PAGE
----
The proposed redistricting map would split Lynchburg. Most of the city would be in the 6th District (in dark gray) but the city's majority Black neighborhood (in light gray) would get moved into the 5th District. Map courtesy of Virginia Public Access Project.

RICHMOND — Members of the Virginia Redistricting Commission clashed again on Monday over a map presented to the public as a bipartisan proposal that one commissioner said was largely drawn by a map consultant colluding with the National Republican Redistricting Trust. The map, currently the only remaining draft before the commission, took ire from elected officials and residents of Lynchburg who objected to splitting the city between two congressional districts.   

Del. Marcus Simon, a Democrat from Fairfax and one of the panel’s eight legislative members, said he asked his staff and attorneys at the Department of Legislative Services over the weekend to look into the source of the map after some observers on social media noted that it was mostly identical with a proposal previously uploaded by former Rep. Tom Davis, a Republican from Vienna who represented the 11th District from 1995 until 2008. Davis had submitted the map as a private citizen. 

Simon said what struck him was the split of Lynchburg, because a significant number of residents had previously pleaded with the commission to keep the city of about 80,000 in one district when the panel was working to redraw the General Assembly districts – an effort that ultimately failed after the panel reached a partisan stalemate. “For all the different iterations of our House and Senate maps we found ways to keep Lynchburg whole, and yet this congressional map, which deals with much larger land areas, came back with Lynchburg split,” Simon said.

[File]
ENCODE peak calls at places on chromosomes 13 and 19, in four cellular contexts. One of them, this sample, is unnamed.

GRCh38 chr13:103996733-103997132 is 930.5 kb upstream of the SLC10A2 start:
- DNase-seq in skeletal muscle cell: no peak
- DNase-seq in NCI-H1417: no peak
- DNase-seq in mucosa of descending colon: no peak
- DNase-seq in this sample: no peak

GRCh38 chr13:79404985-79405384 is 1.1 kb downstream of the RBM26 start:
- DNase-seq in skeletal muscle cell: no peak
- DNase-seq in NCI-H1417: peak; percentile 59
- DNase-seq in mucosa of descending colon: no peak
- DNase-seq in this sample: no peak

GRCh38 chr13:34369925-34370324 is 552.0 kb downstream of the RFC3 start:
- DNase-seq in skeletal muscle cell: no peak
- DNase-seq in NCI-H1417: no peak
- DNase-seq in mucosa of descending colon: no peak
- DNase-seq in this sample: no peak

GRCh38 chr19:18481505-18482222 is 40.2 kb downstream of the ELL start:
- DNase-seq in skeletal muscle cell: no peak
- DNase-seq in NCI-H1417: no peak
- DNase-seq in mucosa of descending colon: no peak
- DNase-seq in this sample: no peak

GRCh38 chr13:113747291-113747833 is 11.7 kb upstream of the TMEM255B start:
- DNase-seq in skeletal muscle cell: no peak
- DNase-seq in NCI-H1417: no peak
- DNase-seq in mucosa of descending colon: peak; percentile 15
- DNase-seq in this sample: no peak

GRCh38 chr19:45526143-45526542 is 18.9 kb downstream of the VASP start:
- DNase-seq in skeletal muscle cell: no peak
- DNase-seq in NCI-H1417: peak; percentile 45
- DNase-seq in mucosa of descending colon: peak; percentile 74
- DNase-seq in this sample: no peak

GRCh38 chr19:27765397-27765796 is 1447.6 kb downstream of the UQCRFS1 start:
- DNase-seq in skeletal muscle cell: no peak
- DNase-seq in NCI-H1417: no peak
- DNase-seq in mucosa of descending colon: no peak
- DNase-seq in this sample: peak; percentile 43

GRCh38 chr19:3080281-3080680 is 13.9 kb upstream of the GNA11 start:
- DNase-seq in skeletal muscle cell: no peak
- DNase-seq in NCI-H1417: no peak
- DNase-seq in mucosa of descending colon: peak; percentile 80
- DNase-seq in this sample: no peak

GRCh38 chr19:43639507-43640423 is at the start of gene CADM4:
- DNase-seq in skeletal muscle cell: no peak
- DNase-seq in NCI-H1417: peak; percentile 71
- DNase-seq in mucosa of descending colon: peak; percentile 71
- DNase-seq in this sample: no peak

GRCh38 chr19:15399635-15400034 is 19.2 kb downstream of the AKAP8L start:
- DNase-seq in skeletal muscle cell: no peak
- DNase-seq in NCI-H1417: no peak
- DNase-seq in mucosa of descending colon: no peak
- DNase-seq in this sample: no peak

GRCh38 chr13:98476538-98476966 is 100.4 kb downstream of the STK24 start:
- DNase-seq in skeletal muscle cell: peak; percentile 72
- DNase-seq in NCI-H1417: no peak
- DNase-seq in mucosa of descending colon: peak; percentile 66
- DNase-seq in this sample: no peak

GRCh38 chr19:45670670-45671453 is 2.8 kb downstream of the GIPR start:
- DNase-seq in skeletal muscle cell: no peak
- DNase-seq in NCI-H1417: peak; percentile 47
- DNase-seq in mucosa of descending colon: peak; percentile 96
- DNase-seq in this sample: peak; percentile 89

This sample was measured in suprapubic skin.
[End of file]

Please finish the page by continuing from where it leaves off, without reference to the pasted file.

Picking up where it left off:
In the map submitted by Davis, the three districts in Southwest and Southside Virginia – the 5th, 6th and 9th – were drawn nearly identically to those in the proposal submitted by Republican consultants hired by the commission. The latter was ultimately merged with a Democratic map to create C1, the single map presented to the public as a starting point. “This suggested to me that the same person drew the C1 map and drew Tom Davis’ map,” Simon said. 

When he inquired about the Davis map at the Department of Legislative Services, Simon learned that the map had been submitted by Davis, but that “he had some help” from Jason Torchinsky, a partner in the law firm of state Sen. Jill Holtzman Vogel, R-Fauquier, and general counsel to the Republican Redistricting Trust, a group formed to raise money and coordinate the GOP’s nationwide redistricting efforts. Former Secretary of State Mike Pompeo and former New Jersey Gov. Chris Christie serve as national co-chairs of the organization. 

“The map maker that we’ve employed to make a map for us and the person who submitted the map, and a third party who is undisclosed as being a map maker, all colluded,” Simon said. “There’s a reason that Mr. Trochinsky’s name didn’t come up – because he is the head of the National Republican Redistricting Trust. I don’t believe that this could happen by coincidence, somebody is working together.” Torchinsky did not respond to emails asking for comment Monday.

State Sen. Bill Stanley, R-Franklin County, fired back at Simon: “Collusion is a very serious word, not only in the law – civil and criminal – but in politics as well. I don’t believe that you can make these accusations based on circumstantial evidence when the circumstances of that evidence are not even conclusive or persuasive,” he said.